Spec and appearance wise, the Cyclone 5000 looks promising.
But, looks and specs aren't everything. This case was designed with the
overclocker in mind. As such, it has to be able to do its job superbly to
justify its $150 premium. We decided to put this case to the test and see how it
performed under pressure.
So, we picked some of the hottest components we
could think of and stuck them in the case and we let it rip. But, before we go
into the actual numbers, I would like to clarify a few points. I've seen many
case reviews circulating around the hardware community for the past few months,
and I have to say I've been extremely disappointed with their testing
methodology. Before explaining what I mean by that, let's take a look at the
purpose of an overclocker's case.
Besides the obvious housing requirements, it also has to be able to remove all or at least most of the heat from inside your computer to the outside. In other words, the case has to be able to sustain the inside temperature as close as possible as the outside temperature or otherwise known as the ambient temperature. So, our outside temperature becomes our comparison standard. Unfortunately, the reviews that I've seen have completely neglected to mention what the outside temperature was. How can you possibly measure the performance of the case if you don't have a standard to compare it with? I'm going to get off the soap box for right now, and show you the numbers.
Test System Configuration Processor Athlon 600 @ 750 MHz Memory 128 Megs PC-133 SDRAM Hard Disk Drive Western Digital Expert 18.1 Gig 7,200 RPM Drive Video Card 3dfx Voodoo 3 3000 Overclocked Motherboard ABIT KA7 (KX-133) Operating System Windows 98 Second Edition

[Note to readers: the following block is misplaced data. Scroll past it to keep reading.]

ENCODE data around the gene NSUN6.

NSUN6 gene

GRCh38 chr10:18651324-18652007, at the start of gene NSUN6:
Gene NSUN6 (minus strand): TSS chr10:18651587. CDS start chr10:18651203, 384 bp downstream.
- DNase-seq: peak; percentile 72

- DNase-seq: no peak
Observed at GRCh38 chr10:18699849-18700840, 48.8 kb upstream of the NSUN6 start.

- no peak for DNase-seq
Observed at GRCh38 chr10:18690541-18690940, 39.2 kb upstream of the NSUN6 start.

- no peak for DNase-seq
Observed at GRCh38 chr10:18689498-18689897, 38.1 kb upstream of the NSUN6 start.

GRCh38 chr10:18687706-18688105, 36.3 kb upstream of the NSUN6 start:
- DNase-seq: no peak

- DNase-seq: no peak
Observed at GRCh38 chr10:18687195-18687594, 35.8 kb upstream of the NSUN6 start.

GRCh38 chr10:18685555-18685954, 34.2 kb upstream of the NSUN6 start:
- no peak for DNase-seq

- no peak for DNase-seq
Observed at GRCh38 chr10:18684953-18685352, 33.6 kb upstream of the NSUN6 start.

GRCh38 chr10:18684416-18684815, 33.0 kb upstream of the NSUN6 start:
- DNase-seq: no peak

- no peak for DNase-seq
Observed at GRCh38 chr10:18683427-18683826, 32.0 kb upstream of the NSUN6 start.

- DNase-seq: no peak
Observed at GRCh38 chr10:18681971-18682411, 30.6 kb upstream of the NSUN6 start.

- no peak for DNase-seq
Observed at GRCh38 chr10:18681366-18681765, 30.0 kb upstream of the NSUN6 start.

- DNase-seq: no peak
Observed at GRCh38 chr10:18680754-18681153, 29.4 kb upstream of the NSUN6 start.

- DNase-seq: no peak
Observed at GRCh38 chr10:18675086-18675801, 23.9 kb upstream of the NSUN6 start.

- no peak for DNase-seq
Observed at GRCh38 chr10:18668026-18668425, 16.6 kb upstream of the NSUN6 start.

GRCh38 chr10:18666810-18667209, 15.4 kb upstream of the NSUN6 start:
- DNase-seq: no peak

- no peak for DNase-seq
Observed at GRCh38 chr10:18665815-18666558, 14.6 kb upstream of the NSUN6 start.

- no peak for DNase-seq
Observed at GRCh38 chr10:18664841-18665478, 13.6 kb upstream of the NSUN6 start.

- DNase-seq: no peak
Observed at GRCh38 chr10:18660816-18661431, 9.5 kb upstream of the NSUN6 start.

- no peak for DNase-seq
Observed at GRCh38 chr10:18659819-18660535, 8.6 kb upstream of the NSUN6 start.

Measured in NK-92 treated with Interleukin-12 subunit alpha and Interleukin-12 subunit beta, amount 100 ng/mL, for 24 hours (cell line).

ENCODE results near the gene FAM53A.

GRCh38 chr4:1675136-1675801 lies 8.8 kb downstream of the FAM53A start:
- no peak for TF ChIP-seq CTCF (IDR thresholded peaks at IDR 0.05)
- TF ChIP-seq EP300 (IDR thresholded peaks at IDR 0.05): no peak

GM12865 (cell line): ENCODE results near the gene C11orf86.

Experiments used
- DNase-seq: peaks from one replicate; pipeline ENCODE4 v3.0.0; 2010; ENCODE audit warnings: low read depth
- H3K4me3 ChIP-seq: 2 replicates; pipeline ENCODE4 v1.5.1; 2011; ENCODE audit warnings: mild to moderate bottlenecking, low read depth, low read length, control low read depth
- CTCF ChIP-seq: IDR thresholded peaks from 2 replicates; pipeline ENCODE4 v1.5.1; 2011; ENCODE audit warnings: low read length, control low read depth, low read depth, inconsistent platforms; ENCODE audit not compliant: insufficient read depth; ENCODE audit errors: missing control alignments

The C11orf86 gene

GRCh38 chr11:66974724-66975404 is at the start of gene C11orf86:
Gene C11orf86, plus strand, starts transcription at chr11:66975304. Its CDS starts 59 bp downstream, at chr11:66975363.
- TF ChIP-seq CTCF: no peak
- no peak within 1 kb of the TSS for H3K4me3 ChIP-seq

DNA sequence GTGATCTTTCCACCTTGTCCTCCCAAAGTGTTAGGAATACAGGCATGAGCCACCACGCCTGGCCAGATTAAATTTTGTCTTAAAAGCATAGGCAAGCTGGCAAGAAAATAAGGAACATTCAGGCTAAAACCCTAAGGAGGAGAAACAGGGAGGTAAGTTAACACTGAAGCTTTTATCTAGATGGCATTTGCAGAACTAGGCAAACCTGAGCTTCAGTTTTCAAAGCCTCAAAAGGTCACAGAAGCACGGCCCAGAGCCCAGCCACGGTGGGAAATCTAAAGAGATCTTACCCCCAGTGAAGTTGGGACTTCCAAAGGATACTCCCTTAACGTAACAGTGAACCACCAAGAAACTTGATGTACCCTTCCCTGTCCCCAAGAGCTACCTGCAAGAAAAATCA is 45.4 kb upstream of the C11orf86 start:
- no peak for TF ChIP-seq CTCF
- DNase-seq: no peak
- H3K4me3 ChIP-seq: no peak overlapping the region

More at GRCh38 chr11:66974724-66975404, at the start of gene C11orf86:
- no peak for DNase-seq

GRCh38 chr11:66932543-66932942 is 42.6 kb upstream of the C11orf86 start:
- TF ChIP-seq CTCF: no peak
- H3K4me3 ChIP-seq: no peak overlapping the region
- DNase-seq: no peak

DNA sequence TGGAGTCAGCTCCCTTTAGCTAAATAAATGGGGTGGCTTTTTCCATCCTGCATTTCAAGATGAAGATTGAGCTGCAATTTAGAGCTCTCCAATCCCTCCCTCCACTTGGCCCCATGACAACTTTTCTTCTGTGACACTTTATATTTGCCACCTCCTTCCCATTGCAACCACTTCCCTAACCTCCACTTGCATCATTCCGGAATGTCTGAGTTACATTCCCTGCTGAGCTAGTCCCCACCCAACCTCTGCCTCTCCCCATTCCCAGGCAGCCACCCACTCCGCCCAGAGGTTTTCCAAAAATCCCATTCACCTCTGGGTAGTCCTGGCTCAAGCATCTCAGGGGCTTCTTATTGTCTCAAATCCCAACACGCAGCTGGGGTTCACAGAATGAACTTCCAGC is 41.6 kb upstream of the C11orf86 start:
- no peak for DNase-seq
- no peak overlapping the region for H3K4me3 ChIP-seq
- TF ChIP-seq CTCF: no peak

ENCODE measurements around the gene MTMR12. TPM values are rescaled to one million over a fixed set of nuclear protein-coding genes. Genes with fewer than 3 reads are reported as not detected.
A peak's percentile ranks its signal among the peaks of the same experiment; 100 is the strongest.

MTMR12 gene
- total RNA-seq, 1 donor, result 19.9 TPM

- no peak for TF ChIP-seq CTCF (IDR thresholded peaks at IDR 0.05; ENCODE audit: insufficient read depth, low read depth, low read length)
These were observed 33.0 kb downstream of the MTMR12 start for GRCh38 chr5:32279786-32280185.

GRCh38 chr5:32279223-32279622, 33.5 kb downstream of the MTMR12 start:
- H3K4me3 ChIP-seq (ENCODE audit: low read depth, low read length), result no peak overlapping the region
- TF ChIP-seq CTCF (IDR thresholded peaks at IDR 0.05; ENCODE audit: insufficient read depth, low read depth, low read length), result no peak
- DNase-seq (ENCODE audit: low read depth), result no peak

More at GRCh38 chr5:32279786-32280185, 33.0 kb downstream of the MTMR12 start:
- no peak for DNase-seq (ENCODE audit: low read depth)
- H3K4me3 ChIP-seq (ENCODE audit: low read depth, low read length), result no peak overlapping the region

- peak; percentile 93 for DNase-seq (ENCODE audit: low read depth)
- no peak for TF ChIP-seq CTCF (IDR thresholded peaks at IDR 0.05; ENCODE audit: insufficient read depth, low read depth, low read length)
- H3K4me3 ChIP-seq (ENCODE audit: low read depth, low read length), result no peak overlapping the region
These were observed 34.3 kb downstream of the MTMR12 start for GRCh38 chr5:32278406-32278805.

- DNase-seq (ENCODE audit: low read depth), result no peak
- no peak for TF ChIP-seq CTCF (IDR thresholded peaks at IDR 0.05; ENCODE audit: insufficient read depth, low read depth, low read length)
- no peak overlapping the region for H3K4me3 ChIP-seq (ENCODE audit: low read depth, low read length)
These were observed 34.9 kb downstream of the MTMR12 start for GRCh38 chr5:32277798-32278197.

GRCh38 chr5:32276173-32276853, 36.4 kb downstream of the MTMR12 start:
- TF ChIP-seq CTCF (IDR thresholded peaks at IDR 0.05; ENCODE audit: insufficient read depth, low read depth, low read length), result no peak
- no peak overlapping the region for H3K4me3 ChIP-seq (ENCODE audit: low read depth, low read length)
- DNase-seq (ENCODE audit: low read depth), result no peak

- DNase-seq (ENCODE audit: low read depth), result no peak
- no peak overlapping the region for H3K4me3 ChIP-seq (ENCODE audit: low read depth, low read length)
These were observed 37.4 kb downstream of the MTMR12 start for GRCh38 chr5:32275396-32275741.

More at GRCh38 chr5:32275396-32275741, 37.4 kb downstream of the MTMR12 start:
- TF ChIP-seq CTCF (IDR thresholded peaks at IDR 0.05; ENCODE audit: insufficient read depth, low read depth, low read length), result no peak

We conducted two sets of tests. One set leaving all of the Cyclone's fans off besides the power supply and CPU fans, and another set with all the fans on. We recorded outside temperature, inside case temperature, CPU temperature and video card temperature using our thermistor probes. All temperatures were recorded while the system was at full load utilizing endless loops of Winstone Content Creation 2000. On all our tests, outside ambient temperature was 66 degrees Fahrenheit.
If you look at the results on the above graph, you will see that the Cyclone 5000 was able to keep inside temperature at the same level as outside temperature while the system was running at full load and all the fans were engaged. In other words, it removed all the heat from the inside to the outside. CPU temperature dropped by almost 20 degrees, and the video card temperature dropped by an amazing 36 degrees!! Can your case do that?
Generally speaking we were thoroughly impressed and
satisfied by the Cyclone's ability to keep our system cool. The capabilities of
this case would be even more pronounced with people who are using thermoelectric
devices such as peltiers to cool their CPUs.
This case should have absolutely no problem removing the extra heat generated by the peltiers. The case certainly generates its own share of noise, but that's to be expected when you consider the amount of air this baby pushes. The longer you leave it on, the more it blends with the background noise in the room, and you don't notice it as much. But, if this type of thing really bothers you, then you probably shouldn't even consider buying a toy like this. The good people over at CoolerGuys have a winner in their hands with the Cyclone 5000. Performance and price wise, this product is superior to anything else out in the market right now. We give this product our stamp of approval.